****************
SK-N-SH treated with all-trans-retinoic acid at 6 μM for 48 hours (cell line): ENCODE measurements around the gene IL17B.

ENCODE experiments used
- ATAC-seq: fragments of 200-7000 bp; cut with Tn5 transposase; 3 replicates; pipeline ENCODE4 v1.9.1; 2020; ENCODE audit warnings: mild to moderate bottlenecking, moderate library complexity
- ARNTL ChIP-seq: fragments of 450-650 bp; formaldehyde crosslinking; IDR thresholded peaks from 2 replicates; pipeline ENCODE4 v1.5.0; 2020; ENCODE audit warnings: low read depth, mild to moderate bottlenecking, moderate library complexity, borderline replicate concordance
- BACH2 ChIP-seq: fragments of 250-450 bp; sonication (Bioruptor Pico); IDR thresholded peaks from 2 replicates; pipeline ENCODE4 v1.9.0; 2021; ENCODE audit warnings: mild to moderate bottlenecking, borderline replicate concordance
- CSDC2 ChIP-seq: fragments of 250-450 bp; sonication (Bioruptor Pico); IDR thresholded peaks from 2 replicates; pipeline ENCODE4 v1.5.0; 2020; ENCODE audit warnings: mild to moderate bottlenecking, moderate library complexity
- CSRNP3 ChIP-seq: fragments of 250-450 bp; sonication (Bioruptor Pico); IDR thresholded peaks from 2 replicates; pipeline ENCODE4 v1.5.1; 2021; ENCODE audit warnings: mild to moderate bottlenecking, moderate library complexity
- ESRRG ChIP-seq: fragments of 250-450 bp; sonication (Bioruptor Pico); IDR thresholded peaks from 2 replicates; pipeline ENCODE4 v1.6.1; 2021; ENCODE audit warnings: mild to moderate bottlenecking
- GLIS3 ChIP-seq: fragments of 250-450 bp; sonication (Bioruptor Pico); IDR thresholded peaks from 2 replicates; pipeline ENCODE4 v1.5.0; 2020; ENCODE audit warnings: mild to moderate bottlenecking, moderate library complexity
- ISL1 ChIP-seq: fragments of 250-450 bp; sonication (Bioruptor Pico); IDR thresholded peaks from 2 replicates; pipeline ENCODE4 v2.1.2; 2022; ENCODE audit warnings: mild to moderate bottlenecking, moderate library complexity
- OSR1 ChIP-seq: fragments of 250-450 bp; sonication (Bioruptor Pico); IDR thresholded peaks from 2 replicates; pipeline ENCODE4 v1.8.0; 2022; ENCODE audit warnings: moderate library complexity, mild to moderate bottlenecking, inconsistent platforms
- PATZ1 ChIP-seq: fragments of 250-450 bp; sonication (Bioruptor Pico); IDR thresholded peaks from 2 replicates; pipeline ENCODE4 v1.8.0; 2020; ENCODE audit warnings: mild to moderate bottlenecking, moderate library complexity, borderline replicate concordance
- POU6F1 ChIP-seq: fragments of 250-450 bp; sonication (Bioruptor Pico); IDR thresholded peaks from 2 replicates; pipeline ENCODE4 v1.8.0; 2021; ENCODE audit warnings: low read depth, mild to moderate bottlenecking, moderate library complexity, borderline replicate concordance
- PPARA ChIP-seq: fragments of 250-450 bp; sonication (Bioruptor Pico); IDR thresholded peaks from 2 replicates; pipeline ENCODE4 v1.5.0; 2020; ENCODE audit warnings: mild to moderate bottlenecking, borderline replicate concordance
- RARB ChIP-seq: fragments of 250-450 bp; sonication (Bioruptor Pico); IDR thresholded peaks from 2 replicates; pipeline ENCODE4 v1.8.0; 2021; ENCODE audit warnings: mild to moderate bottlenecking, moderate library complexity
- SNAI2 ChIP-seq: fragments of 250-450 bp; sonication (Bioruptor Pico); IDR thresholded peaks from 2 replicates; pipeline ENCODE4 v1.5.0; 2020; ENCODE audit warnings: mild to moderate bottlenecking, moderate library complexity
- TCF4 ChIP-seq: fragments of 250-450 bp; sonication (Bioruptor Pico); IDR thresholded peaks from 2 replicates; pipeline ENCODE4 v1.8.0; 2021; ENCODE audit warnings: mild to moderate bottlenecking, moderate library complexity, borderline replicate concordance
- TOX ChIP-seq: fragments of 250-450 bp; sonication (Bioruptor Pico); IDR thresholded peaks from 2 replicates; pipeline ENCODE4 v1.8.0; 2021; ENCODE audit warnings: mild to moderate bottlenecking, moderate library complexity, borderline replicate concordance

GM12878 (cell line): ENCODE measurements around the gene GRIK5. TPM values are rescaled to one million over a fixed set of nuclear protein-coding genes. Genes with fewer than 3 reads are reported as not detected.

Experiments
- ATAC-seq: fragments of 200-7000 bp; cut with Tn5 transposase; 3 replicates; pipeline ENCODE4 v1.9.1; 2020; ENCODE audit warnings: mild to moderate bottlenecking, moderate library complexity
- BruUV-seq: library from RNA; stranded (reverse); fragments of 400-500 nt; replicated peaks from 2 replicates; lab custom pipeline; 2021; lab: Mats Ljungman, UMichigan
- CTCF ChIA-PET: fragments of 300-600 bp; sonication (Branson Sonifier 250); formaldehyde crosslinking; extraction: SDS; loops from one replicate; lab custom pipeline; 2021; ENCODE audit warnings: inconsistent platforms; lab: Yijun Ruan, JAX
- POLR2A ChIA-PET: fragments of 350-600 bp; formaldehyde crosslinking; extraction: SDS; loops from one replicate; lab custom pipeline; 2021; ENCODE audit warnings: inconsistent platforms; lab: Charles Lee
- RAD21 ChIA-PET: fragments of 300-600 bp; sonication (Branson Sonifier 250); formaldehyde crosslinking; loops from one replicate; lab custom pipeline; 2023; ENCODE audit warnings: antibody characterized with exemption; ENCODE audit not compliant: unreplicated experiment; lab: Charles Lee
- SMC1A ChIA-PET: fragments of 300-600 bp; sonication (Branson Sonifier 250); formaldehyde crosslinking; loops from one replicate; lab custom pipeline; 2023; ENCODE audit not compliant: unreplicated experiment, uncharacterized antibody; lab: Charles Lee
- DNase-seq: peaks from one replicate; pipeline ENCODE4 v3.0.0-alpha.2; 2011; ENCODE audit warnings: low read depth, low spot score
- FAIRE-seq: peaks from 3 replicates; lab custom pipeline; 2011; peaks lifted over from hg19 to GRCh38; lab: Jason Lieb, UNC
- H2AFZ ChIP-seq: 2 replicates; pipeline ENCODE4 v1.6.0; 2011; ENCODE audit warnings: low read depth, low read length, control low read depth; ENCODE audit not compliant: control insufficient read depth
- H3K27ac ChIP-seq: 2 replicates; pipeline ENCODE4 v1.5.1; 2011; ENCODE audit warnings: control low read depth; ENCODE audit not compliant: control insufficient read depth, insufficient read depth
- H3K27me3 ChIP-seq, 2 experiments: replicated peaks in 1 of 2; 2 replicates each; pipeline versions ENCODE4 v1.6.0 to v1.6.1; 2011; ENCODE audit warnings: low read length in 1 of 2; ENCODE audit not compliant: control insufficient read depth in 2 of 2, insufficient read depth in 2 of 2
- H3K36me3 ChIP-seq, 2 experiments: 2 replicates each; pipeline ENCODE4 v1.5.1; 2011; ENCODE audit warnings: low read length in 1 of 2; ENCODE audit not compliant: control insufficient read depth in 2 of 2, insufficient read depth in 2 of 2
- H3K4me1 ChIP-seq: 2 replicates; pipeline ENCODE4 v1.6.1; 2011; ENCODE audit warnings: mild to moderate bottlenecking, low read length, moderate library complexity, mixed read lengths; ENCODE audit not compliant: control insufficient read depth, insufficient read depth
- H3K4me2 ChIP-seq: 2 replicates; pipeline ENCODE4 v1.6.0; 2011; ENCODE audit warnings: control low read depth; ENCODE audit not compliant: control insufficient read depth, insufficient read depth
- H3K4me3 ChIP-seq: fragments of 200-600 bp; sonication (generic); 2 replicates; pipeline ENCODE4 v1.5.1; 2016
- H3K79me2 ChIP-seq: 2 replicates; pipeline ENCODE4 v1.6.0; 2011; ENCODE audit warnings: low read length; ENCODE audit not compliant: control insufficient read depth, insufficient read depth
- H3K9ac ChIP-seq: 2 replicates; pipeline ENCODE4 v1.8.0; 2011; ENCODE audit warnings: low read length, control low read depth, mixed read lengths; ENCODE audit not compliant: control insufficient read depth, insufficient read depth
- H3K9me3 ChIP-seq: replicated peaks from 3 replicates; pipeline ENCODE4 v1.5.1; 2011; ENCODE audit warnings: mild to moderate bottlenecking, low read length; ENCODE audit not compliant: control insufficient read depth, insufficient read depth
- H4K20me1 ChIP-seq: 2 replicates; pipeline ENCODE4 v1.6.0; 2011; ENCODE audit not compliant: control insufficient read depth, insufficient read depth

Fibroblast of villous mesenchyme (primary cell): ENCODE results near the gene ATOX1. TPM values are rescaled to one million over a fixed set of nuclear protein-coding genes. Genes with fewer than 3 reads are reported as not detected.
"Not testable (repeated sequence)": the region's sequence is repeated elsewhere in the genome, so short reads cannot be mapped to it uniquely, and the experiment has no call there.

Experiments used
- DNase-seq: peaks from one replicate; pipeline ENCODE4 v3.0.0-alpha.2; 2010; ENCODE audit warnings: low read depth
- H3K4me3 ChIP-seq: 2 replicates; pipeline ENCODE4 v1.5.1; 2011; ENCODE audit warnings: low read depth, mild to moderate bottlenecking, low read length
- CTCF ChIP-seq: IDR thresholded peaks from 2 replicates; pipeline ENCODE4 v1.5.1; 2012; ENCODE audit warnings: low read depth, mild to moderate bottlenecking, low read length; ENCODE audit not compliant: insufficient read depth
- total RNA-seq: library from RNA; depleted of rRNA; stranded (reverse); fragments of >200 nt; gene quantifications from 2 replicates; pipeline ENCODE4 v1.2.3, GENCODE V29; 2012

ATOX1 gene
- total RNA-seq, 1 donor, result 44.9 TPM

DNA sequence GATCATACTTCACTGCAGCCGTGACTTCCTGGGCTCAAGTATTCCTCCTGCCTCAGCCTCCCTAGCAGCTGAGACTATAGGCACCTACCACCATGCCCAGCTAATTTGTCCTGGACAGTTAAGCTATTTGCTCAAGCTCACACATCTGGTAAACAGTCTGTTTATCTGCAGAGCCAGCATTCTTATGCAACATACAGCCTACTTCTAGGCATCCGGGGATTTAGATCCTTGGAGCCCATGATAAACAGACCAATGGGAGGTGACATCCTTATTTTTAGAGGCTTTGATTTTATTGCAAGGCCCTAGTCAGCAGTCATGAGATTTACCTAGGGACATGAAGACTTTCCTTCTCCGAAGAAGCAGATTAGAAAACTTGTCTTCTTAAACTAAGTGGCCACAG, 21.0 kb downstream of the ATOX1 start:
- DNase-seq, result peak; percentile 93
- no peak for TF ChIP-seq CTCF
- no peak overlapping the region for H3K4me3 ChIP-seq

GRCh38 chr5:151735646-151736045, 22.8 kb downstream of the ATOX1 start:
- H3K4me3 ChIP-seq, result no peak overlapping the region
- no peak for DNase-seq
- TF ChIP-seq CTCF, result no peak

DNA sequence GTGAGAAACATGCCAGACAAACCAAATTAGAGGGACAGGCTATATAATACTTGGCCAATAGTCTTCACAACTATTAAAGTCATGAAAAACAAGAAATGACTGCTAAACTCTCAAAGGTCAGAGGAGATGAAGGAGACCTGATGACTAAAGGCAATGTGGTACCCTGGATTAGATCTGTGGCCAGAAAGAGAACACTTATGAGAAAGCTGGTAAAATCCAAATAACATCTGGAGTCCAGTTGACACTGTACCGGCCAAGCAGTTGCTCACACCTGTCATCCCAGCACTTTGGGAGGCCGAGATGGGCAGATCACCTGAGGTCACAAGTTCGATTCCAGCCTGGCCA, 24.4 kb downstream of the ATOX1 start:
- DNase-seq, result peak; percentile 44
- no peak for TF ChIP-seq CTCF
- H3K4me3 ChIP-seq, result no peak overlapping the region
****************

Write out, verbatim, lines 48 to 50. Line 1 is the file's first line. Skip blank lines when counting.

- total RNA-seq, 1 donor, result 44.9 TPM

DNA sequence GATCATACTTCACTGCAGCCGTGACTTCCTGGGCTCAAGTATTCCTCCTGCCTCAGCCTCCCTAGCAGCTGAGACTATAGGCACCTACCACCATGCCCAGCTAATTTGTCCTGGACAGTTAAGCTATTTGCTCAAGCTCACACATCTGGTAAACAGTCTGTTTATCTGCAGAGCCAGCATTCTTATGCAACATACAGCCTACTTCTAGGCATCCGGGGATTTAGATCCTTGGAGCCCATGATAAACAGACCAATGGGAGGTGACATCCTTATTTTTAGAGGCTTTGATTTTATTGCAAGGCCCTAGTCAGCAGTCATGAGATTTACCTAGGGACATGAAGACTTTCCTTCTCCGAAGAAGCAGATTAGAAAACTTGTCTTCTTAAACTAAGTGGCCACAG, 21.0 kb downstream of the ATOX1 start:
- DNase-seq, result peak; percentile 93